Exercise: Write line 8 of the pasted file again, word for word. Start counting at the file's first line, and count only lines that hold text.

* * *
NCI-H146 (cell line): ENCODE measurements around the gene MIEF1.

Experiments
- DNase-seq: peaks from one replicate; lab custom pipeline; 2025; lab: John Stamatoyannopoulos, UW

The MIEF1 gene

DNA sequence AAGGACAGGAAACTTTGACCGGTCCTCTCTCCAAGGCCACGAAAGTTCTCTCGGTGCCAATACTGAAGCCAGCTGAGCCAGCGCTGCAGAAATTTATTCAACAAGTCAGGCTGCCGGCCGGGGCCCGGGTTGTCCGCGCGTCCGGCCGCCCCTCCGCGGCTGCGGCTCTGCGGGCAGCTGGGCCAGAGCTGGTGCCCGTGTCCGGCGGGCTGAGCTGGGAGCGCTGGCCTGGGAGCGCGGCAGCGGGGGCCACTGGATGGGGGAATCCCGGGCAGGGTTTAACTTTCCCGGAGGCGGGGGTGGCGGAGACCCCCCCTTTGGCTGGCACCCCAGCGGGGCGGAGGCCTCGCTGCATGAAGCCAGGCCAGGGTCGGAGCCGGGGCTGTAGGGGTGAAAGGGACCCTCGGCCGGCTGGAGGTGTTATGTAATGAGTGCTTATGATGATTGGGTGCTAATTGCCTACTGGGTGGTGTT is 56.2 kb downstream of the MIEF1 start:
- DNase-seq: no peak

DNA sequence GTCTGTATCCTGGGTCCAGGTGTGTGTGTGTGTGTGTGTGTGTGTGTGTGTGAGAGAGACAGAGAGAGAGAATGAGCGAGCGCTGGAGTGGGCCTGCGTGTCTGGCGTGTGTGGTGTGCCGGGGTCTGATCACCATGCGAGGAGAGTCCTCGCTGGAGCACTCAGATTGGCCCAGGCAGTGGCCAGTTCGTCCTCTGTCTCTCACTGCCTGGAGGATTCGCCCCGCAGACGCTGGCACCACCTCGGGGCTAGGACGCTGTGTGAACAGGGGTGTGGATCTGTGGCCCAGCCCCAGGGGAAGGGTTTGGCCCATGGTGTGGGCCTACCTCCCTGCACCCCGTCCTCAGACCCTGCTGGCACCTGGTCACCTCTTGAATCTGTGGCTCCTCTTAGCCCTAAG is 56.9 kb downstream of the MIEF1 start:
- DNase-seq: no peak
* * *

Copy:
- DNase-seq: no peak